Decorating Tea Sandwiches and Savories
By Ellen Easton 2020 – All Rights Reserved
Photos by Ellen Easton 2020 – All Rights Reserved.
Check out more of Ellen Easton’s Tea Travels™ articles and recipes
Decorating teatime sandwiches and savories can be as easy as using a cookie cutter, scissor, and vegetable scraper. One need not be a master chef to create a pretty and imaginative presentation.
Sandwiches and Savories as photographed:
Linzer Heart Tea Sandwiches with Peanut Butter and Raspberry Preserves
Linzer Salmon Flower
Open Face Chive Cream Cheese Heart with Chive Stem and Radish Petals
Spinach Wrap Leaf with Boursin Cheese and Julienne Beets
Spinach Wrap Leaf with Pureed Tuna Salad and Julienne Carrots
Spinach Wrap and American Cheddar Cheese Rosette
Carrot and Radish Rosettes
Please note, the above menu is not balanced for tea service, but to demonstrate the various shapes.
Preparing Decorative Garnishes:
Carrot: Wash the carrot. Cut off the pointed end of the carrot. Using a vegetable scraper, beginning approximately 2 inches up from the point, scrap the ends of the carrot into a new lean point. Once shaped, cut off 2 inches from the stem of the carrot. On the flat cut edge side, using a small sharp knife, cut down into the edges of the carrot to create petal shapes. Rotate the carrot several times, repeating the cuts.
Radish: Wash the radish. Cut off the bottom to allow the radish to stand flat. Using a small sharp knife, cut down into the top edges of the radish to create petal shapes. Repeat 3 or 4 times. The interior of the radish will be white. Gently refine the shape inside of the white. Using the blade of the knife, cut a criss-cross pattern into the flesh of the white center.
Vegetables: Using a paring knife or scissors, cut cooked beets, carrots, chives, leeks, peppers, pimentos, or any other vegetables of choice into thinly-sliced strips. When vegetables are thinly sliced, a tiny cookie cutter may also be used to create shapes suitable for garnishing or decorating tea sandwiches and savories.
Linzer Style Tea Sandwiches:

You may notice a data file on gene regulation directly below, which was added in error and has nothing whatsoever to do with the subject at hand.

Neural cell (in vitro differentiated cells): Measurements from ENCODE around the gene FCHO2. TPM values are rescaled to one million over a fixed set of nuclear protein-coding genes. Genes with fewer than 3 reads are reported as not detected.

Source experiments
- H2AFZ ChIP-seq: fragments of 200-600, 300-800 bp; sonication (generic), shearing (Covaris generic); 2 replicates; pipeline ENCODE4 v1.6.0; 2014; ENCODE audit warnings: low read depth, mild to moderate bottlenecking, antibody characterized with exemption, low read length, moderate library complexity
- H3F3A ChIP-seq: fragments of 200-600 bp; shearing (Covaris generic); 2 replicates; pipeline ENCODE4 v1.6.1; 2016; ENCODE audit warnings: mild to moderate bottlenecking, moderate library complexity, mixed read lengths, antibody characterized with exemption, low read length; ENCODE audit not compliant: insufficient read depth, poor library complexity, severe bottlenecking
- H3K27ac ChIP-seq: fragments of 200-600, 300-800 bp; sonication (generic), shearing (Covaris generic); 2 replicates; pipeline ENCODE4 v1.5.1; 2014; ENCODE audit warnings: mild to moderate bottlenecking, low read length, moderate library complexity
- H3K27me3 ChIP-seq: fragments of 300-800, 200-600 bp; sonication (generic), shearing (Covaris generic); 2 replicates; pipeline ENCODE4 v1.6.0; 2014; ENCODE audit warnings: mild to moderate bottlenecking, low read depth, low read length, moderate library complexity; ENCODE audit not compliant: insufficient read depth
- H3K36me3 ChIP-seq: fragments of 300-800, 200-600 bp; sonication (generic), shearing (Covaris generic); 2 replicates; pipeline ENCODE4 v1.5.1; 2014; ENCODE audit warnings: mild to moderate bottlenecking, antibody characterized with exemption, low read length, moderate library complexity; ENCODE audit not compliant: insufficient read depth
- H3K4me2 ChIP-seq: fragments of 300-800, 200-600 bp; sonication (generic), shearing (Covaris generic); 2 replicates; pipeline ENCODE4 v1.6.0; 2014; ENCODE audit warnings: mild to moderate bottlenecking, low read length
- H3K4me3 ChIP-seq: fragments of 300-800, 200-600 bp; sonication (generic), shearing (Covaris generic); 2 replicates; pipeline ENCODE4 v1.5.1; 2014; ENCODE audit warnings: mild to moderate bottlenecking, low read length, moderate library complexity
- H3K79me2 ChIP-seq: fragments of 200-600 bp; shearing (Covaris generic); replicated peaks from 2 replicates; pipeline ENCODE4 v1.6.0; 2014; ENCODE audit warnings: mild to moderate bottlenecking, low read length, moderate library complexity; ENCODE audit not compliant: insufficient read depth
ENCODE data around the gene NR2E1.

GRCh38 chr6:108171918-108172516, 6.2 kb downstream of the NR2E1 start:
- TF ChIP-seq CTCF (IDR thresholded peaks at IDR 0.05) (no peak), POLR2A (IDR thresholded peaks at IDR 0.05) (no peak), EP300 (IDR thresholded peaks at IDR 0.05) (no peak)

Recommended Tools and Garnishes:
Small and mini cookie cutters, scissors, vegetable scraper, wax paper, carrots, cooked beets, chive, leek, pimentos, colored bell peppers, olive, and edible flowers.
Foods that will show color in the window – salmon, colored cheese, preserves, ham, and chopped egg.
How To Prepare Individual Linzer Tea Sandwich:
Linzer style tea sandwiches are not limited to white bread only. You may use any bread that can be thinly rolled out to accommodate the use of a cookie cutter.
Using a cookie cutter in the shape of your choice, cut out two (2) identical bread pieces. Apply softened butter, either plain or seasoned, sparingly on one side of the bread to keep the bread moist. Using a smaller size cookie cutter in the shape of your choice, cut out the center of the second piece of bread to create an open window. A helpful hint when using a very small cookie cutter – instead of trying to remove the bread from the outside of the cutter, gently ease the interior section out with the tip of a pointed knife.
Use the solid cut piece of bread as the base. Place the filling of your choice on the base piece of bread. Place the windowed piece of bread on top to close the sandwich.
Wrap Style Tea Savories:
How To Prepare Individual Wrap Style Tea Savory:
Make certain the wrap you use is fresh and moist as the dry dough will crack. Flavored wraps of spinach, tomato, and red bell pepper help to bring color into your tea menu.
Using a cookie cutter in the shape of your choice, cut out individual pieces. Apply the softened butter, either plain or seasoned, sparingly on one side of the wrap to keep it moist. Apply the filling and garnish. Press you fingers on the side to mold the edges to crate a dimensional shape.
When using a soft cheese filling to create the swirled look, use the prongs of a fork to pull the cheese into the design you wish.
How To Create A Rose Bud Wrap:
Cut the wrap into a half moon or semi-circle shape. Apply the softened butter, either plain or seasoned, sparingly on one side of the wrap to keep it moist. Place the filling onto the wrap. Use fillings are are easy to roll, such as soft cheese, thinly-sliced ham, fine spread of egg salad, or pate.
On an angle, roll the wrap in a spiral shape to create open edges to form a rosette. Pinch or fold the ends to secure the bottom. You may also secure the closing by tying the ends with a chive or leek strip.
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Ellen Easton, author of Afternoon Tea~Tips, Terms and Traditions (RED WAGON PRESS), a lifestyle and etiquette industry leader, keynote speaker and product spokesperson, is a hospitality, design, and retail consultant whose clients have included The Waldorf=Astoria, Plaza Hotels, and Bergdorf Goodman. Easton’s family traces their tea roots to the early 1800s, when ancestors first introduced tea plants from India and China to the Colony of Ceylon, thus building one of the largest and best cultivated tea estates on the island.
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